Le Salon 1861: Repurposing a heritage building

le salon 1861St. Joseph’s Church in Little Burgundy is one of the oldest religious buildings in Montreal. Built by the Sulpicians, it was finished in 1861 and became a key pillar of a local, vibrant community. But a century and a half later, with religious participation declining in all of Quebec, St. Joseph’s had become chronically underutilized.
Natalie Voland, of the BCorp certified real estate company Quo Vadis, saw an opportunity. Voland talked to corporate, non-profit, university and municipal representatives in and around the neighbourhood to develop a shared vision for how St. Joseph’s could be turned into a multipurpose community hub, retaining the building’s historic function of bringing people together. A deal was inked in 2015 and Voland, along with private investors, including the J.W. McConnell Family Foundation, became the new owners of the beautiful, neo-Gothic building. This partnership is supported by an advisory council composed of all stakeholder groups involved in defining the project.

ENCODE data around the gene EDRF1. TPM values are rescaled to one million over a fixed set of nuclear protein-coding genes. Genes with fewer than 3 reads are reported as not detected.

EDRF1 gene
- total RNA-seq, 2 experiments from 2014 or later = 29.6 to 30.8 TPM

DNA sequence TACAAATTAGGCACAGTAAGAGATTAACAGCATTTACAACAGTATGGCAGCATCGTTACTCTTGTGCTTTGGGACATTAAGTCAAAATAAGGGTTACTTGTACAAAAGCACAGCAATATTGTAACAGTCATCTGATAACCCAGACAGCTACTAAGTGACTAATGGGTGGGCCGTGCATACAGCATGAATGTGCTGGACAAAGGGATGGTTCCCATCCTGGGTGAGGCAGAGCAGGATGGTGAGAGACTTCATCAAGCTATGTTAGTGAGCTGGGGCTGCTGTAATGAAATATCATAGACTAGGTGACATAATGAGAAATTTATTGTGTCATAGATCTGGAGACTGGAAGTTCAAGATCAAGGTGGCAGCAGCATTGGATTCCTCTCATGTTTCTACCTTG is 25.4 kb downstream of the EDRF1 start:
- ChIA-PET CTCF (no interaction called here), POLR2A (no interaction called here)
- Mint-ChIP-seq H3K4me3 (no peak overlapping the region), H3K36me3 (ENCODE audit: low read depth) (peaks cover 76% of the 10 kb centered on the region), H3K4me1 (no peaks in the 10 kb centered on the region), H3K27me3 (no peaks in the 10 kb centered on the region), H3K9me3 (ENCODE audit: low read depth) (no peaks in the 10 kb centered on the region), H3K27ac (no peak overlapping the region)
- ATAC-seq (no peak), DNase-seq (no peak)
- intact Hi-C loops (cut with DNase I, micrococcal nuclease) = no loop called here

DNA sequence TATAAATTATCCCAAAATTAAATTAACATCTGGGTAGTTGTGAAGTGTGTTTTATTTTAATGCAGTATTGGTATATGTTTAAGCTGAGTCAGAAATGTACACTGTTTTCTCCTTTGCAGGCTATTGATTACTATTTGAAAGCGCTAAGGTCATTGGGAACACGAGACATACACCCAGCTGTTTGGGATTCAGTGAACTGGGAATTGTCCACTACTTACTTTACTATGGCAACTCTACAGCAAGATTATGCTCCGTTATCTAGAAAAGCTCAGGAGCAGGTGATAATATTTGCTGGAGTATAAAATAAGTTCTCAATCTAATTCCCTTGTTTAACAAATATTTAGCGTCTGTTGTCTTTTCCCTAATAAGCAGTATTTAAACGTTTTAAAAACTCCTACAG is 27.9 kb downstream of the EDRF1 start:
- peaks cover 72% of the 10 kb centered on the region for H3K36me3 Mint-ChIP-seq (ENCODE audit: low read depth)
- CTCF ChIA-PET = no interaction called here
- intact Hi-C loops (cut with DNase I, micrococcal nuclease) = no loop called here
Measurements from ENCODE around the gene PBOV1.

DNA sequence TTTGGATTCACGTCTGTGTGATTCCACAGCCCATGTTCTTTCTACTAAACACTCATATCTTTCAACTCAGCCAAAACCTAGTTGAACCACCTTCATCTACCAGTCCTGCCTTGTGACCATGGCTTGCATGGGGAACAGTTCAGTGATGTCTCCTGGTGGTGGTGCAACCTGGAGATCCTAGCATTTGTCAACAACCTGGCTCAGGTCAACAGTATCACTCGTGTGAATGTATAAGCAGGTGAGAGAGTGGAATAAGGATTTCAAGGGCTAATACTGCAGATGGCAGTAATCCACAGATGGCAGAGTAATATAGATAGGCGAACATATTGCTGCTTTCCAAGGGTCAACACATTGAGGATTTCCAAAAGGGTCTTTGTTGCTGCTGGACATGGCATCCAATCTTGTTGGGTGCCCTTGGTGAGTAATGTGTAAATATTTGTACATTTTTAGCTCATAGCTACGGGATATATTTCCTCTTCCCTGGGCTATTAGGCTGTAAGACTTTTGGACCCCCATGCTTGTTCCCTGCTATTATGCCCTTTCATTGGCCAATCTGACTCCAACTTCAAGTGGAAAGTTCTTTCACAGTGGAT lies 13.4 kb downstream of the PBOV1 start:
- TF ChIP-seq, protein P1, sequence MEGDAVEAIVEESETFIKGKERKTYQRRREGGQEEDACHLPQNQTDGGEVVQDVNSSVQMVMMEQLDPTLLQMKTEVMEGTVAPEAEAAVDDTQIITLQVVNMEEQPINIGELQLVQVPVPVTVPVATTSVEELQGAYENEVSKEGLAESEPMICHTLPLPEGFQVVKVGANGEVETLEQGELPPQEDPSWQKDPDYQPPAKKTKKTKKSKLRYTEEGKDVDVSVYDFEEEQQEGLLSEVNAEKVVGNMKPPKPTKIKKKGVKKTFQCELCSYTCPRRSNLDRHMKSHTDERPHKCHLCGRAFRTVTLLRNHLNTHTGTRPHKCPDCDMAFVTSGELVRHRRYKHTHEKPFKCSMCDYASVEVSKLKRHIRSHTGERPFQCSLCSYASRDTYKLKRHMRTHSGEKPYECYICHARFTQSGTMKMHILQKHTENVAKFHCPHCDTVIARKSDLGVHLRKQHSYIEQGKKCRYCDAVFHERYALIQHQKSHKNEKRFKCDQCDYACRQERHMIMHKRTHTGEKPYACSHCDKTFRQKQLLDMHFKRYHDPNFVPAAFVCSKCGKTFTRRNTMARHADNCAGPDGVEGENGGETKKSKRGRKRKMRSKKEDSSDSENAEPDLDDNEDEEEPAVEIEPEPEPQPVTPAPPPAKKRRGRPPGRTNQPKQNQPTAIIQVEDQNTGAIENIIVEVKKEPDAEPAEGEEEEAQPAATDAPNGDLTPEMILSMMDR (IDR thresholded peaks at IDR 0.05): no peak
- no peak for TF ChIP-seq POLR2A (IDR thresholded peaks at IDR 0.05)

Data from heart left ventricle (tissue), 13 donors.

Known as Le Salon 1861, the revitalized space supports Montreal’s burgeoning ecosystem of social innovators, entrepreneurs and economic developers. It provides a co-working space and serves as a venue for workshops, events and networking. In collaboration with McGill University, it offers applied learning opportunities for students and researchers, and has active partnerships with several local organizations, including a fitness centre and the Tyndale St-Georges Community Centre, which provides educational programming for youth and adults.
The J.W. McConnell Family Foundation entered into this partnership seeing the project as an innovative approach to repurposing this vital piece of Montreal history for the public good.